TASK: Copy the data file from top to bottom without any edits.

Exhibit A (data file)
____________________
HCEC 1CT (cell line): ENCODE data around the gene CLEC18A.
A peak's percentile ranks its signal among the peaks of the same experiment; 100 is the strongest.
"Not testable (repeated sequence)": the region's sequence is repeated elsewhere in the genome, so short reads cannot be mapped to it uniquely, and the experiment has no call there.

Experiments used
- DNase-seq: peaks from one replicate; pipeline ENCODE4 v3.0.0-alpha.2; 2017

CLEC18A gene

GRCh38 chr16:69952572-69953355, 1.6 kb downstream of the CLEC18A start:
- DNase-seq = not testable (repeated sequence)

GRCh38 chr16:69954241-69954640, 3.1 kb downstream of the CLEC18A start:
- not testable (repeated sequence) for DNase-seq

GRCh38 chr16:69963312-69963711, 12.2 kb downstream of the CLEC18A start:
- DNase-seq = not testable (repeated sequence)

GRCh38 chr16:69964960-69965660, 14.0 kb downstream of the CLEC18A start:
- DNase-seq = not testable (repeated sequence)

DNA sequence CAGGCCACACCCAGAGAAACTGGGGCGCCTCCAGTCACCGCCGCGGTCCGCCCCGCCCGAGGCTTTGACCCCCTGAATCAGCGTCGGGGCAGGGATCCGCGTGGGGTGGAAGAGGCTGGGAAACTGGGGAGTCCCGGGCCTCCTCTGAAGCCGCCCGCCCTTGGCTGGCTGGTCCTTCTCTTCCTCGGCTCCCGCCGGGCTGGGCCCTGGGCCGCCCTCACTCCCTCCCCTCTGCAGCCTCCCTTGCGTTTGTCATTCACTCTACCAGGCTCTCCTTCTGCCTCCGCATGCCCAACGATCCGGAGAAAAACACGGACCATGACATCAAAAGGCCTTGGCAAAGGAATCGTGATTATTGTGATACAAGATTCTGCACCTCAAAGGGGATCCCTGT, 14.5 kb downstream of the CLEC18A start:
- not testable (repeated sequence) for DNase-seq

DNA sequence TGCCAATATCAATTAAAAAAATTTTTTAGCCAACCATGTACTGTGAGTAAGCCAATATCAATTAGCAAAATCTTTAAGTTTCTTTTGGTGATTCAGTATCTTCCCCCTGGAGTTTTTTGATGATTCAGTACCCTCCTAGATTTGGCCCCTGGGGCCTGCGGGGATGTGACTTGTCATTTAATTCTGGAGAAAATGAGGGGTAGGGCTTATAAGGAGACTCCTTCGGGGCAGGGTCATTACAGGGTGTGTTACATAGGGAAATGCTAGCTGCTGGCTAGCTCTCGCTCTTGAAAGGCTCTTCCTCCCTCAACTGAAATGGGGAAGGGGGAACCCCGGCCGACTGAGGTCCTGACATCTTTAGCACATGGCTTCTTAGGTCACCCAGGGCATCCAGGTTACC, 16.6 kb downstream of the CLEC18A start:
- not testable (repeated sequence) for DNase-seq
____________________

HCEC 1CT (cell line): ENCODE data around the gene CLEC18A.
A peak's percentile ranks its signal among the peaks of the same experiment; 100 is the strongest.
"Not testable (repeated sequence)": the region's sequence is repeated elsewhere in the genome, so short reads cannot be mapped to it uniquely, and the experiment has no call there.

Experiments used
- DNase-seq: peaks from one replicate; pipeline ENCODE4 v3.0.0-alpha.2; 2017

CLEC18A gene

GRCh38 chr16:69952572-69953355, 1.6 kb downstream of the CLEC18A start:
- DNase-seq = not testable (repeated sequence)

GRCh38 chr16:69954241-69954640, 3.1 kb downstream of the CLEC18A start:
- not testable (repeated sequence) for DNase-seq

GRCh38 chr16:69963312-69963711, 12.2 kb downstream of the CLEC18A start:
- DNase-seq = not testable (repeated sequence)

GRCh38 chr16:69964960-69965660, 14.0 kb downstream of the CLEC18A start:
- DNase-seq = not testable (repeated sequence)

DNA sequence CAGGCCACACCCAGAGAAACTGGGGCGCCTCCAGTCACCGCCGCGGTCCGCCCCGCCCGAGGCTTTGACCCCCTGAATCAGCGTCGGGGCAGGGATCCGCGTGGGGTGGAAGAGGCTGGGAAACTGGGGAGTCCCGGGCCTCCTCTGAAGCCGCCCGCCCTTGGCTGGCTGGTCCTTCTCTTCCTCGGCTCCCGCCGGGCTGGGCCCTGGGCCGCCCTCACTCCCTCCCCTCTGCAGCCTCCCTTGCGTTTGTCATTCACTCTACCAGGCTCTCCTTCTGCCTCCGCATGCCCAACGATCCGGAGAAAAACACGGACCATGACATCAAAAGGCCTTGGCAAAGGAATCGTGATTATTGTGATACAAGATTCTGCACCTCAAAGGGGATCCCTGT, 14.5 kb downstream of the CLEC18A start:
- not testable (repeated sequence) for DNase-seq

DNA sequence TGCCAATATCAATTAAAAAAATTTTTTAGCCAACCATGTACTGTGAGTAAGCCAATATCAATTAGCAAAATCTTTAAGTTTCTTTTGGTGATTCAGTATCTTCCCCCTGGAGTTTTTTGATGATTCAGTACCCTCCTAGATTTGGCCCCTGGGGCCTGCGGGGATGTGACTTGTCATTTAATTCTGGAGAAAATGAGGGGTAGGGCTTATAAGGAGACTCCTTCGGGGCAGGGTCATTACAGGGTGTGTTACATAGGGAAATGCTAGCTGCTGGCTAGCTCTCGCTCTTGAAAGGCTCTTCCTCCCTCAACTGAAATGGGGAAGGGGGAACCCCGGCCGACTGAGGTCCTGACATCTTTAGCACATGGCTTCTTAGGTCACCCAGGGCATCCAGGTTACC, 16.6 kb downstream of the CLEC18A start:
- not testable (repeated sequence) for DNase-seq